Rays of Light

The Intricate Ceramic Art of Kishi Eiko

March 15 – 19, 2008

Tall, rectangular leaning form with colored clay inlays (#2)
2007
Stoneware
22 1/4 x 16 1/8 x 6 3/4"

Large sculpture with extended triangular corner and colored clay inlays (#3)
2005
Stoneware
22 3/8 x 30 5/8 x 3 1/8"
Inv# 5431

Large sculpture in the form of a bird with colored clay inlays (#7)
2007
Stoneware
29 x 20 1/8 x 5"
Inv#5435

Multi-faceted sculpture with two sides extended over the mouth with colored clay inlays (#2)
2007
Stoneware
13 1/4 x 11 1/4 x 3"
Inv# 5438

Press Release

JOAN B MIRVISS LTD is pleased to announce Rays of Light: The Intricate Ceramic Art of Kishi Eiko, an exhibition of contemporary Japanese sculpture March 15 through March 19, 2008 at the International Asian Art Fair.

Unlike most Japanese ceramists, Kishi Eiko (b. 1948) works without any ties to a formal tradition or trend. She invented her own incredibly intricate technique called, saiseki zôgan, or "colored stone inlay," whereby she meticulously carves and tools her forms, incising them with delicate linear striations. Then after impressing minute indentations throughout, each small impression is inlayed with a selection of colored clays applied in a highly time-consuming mosaic-like fashion. This method is so intricate and painstaking that only five large-scale works can be completed in a single year. Each of her geometric forms is unique, fashioned first from drawings and then maquettes. Surface patterning is then considered and the delicate, textured and multi-colored patterning, in up to nine shades, delineated in perfect harmony with the form.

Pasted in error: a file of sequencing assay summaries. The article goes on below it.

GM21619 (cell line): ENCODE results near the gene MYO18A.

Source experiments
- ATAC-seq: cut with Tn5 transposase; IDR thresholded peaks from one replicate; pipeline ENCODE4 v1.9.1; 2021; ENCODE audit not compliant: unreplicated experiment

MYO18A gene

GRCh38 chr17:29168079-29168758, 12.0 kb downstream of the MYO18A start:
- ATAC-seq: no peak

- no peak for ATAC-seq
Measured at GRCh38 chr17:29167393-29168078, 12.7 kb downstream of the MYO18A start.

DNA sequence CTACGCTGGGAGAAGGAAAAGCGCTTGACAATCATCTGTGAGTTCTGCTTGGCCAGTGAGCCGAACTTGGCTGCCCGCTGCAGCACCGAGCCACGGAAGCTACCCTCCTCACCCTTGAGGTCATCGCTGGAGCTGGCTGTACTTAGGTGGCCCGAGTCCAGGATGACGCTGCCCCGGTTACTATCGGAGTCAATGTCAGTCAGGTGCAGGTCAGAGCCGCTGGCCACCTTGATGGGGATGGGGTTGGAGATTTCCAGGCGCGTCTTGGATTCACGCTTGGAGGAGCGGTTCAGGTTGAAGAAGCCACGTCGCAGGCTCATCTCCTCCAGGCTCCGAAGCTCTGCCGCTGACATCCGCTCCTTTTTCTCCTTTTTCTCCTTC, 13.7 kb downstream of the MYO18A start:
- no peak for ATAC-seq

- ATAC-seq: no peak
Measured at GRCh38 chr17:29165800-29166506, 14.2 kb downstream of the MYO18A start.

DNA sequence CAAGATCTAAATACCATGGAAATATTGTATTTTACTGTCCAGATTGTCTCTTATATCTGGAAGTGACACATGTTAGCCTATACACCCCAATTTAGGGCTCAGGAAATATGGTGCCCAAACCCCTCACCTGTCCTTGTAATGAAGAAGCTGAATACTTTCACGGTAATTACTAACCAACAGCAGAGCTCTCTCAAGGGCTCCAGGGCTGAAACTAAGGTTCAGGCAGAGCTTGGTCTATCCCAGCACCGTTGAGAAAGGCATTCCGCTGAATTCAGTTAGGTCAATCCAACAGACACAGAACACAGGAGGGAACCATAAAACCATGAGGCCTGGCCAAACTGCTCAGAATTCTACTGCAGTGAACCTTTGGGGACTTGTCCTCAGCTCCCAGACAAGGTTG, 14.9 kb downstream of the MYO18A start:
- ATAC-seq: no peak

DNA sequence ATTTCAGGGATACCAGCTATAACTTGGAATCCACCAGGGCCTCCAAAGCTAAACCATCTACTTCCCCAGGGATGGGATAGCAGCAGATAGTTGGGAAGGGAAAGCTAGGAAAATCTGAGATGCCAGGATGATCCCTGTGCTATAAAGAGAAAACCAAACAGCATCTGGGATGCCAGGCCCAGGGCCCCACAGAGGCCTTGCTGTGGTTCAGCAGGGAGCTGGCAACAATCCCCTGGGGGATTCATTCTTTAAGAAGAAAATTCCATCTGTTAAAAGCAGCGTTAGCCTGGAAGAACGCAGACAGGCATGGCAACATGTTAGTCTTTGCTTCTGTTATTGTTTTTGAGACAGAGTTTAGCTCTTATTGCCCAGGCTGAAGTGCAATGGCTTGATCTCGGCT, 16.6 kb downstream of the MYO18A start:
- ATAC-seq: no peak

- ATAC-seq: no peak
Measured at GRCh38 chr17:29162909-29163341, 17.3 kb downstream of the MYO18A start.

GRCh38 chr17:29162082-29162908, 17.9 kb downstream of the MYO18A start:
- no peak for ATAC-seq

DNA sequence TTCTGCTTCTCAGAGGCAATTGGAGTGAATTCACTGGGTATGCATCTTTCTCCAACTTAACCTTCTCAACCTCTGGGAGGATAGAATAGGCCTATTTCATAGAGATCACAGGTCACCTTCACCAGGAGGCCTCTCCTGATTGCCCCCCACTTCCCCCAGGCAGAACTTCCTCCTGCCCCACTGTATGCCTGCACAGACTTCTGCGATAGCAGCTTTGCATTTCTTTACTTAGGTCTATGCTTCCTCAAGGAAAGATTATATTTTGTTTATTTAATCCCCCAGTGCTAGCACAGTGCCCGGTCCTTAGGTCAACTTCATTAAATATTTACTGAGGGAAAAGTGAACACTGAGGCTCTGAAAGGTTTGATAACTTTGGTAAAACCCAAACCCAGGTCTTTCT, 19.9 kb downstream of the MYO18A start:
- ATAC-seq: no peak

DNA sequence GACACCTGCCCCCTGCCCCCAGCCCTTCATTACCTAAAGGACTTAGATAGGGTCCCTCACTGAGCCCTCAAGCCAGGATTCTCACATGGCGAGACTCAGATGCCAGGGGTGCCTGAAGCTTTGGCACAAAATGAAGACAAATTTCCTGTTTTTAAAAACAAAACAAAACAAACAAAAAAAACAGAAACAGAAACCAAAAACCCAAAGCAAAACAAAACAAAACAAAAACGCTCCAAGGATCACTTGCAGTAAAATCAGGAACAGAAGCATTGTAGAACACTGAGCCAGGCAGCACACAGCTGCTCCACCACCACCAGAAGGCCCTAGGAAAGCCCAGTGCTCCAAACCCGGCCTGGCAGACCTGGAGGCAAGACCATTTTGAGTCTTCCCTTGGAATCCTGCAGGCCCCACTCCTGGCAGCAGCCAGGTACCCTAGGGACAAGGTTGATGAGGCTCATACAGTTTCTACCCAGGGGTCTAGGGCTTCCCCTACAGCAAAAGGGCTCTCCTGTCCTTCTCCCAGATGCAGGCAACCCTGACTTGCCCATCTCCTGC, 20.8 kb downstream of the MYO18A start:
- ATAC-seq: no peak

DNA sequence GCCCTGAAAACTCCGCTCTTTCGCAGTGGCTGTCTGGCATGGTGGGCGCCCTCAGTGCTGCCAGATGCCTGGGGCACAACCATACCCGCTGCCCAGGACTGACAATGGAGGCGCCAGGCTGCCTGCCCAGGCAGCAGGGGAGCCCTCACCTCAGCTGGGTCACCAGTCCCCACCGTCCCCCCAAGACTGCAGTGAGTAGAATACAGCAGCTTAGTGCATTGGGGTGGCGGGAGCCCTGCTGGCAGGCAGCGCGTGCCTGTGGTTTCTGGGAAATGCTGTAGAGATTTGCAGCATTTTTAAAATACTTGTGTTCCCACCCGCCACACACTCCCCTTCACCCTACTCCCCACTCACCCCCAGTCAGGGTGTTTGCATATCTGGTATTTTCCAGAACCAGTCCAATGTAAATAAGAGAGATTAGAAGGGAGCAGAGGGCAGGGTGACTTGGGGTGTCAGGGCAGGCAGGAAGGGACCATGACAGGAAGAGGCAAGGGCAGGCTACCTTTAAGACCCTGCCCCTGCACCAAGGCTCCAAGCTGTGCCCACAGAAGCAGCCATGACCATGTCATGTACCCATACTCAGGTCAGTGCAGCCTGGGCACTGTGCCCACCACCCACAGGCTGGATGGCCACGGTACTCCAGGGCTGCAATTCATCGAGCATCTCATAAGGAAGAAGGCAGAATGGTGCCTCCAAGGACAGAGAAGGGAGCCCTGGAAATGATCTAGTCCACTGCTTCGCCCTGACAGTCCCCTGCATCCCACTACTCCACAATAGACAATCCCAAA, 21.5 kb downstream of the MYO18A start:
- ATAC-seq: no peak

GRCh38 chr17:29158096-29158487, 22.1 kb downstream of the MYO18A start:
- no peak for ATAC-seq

Following studies at Kyoto Arts University, Kishi has exhibited her work internationally in Japan, the US and Europe, consistently winning acclaim and awards since 1984. In 200l, while teaching at the Northern Clay Center, she had the rare honor of having a solo exhibition at the Minneapolis Institute of Art. Major examples of her work may be found in many private and public collections including the International Ceramic Museum, Faenza, Italy; Northern Clay Center, Minnesota; Minneapolis Institute of Arts; Museum of Art and Design, New York; Musée Nationale de Ceramiques, Sèvres France; New Orleans Museum of Art; Istituto Statale d'Arte per la Ceramica F.A. Grue, Castelli Italy. Several of her major sculptures were featured this past year at Contemporary Clay, Japanese Ceramics for the New Century Japan Society New York and Museum of Fine Arts, Boston as well as in Tôji/ Avant-garde et tradition de la céramique Japonaise, Musée nationale de Céramique.